021. Monterey Jail Part 2: Notorious Inmates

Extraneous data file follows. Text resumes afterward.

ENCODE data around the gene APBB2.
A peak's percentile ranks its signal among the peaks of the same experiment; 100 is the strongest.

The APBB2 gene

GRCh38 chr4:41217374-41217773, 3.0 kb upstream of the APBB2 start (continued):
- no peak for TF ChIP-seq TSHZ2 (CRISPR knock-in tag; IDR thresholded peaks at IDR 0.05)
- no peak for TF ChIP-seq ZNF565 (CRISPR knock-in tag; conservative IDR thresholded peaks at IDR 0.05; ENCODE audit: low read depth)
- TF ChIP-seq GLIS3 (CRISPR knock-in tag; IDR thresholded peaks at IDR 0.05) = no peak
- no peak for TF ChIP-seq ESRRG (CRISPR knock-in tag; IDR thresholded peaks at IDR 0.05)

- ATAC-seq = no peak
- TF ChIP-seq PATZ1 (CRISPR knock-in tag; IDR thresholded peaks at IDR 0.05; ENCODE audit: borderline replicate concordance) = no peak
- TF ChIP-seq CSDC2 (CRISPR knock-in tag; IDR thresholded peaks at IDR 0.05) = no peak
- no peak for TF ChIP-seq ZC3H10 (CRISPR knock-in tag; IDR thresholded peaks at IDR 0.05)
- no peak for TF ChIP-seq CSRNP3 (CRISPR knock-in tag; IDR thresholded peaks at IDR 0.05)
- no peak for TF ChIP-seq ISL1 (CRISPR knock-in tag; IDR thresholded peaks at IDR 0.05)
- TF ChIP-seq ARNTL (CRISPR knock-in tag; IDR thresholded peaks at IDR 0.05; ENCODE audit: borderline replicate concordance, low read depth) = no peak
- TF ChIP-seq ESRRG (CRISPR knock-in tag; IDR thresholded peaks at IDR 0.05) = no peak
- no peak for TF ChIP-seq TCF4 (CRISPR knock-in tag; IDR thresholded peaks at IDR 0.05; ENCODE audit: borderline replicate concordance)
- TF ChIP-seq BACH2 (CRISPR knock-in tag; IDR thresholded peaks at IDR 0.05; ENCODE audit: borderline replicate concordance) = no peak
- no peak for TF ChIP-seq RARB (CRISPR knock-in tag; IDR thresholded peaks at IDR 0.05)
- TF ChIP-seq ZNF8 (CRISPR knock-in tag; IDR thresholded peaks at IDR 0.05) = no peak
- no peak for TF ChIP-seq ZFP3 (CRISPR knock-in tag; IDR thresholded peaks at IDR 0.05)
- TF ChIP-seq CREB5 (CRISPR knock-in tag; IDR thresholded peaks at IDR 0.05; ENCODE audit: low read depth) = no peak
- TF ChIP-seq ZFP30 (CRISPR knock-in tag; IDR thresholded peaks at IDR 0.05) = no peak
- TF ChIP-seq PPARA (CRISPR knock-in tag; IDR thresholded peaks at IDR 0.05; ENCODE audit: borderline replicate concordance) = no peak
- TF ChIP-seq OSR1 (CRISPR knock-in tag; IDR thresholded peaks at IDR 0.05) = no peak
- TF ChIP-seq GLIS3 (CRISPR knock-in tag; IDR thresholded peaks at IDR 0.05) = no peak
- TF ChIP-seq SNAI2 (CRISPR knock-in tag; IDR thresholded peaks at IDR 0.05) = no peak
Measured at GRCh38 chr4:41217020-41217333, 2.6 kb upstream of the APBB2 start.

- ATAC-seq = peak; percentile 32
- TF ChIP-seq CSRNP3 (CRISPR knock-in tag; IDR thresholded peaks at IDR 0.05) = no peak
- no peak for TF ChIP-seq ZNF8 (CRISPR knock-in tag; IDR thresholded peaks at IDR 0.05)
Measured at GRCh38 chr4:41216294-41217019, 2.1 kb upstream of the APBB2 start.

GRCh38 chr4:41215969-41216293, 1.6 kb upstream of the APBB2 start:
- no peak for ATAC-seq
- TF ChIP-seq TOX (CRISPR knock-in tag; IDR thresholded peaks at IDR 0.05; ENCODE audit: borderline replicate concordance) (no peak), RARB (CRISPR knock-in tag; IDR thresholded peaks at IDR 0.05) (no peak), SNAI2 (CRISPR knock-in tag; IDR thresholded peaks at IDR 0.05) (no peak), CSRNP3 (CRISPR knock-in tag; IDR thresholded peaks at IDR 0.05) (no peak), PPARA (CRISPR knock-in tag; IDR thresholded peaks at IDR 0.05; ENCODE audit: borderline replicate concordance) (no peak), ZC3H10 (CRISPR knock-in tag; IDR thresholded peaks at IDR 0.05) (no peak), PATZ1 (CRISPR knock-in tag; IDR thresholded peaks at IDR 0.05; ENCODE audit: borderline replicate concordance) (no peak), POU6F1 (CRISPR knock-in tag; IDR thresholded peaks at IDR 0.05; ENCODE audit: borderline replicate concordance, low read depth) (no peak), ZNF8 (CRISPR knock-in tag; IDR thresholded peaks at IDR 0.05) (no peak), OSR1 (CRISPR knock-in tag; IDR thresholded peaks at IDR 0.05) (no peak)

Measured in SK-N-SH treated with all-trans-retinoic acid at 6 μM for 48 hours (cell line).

The Monterey Jail, Part Two: Notorious Inmates During the Gold Rush, the jail saw many desperadoes enter its iron doors, including combatants in the notorious Roach-Belcher Feud, an ongoing series of vendetta murders in the 1850's. The feud had been sparked when two local hotheads, Bill Roach and Lew Belcher - aka the "Big Eagle" - quarreled over money inherited by a widow. One of Belcher's henchman, a dangerous outlaw named Anastacio Garcia, was mysteriously hanged in his jail cell by parties unknown - vigilantes who took justice into their own hands. In the twentieth century, a free-spirited habitual offender named Eddie Romero was known to spend a few nights in the old jail. He became the model for the character of Pilon in John Steinbeck's novel Tortilla Flat. Many stories are recorded about various jail inmates serving time in Monterey but this one about a pair of Californians confined for a robbery stands out. The men applied to Monterey's Alcalde, Walter Colton, to have their guitars delivered to them to help while away the time. Colton writes, "Last evening when the streets were still, and the soft moonlight melted through the gates of their prison, their music streamed out upon the quiet air with wonderful sweetness and power. Their voices were in rich harmony with their instruments, and their melodies had a wild and melancholy tone. They were singing, for aught they knew, their own requiem."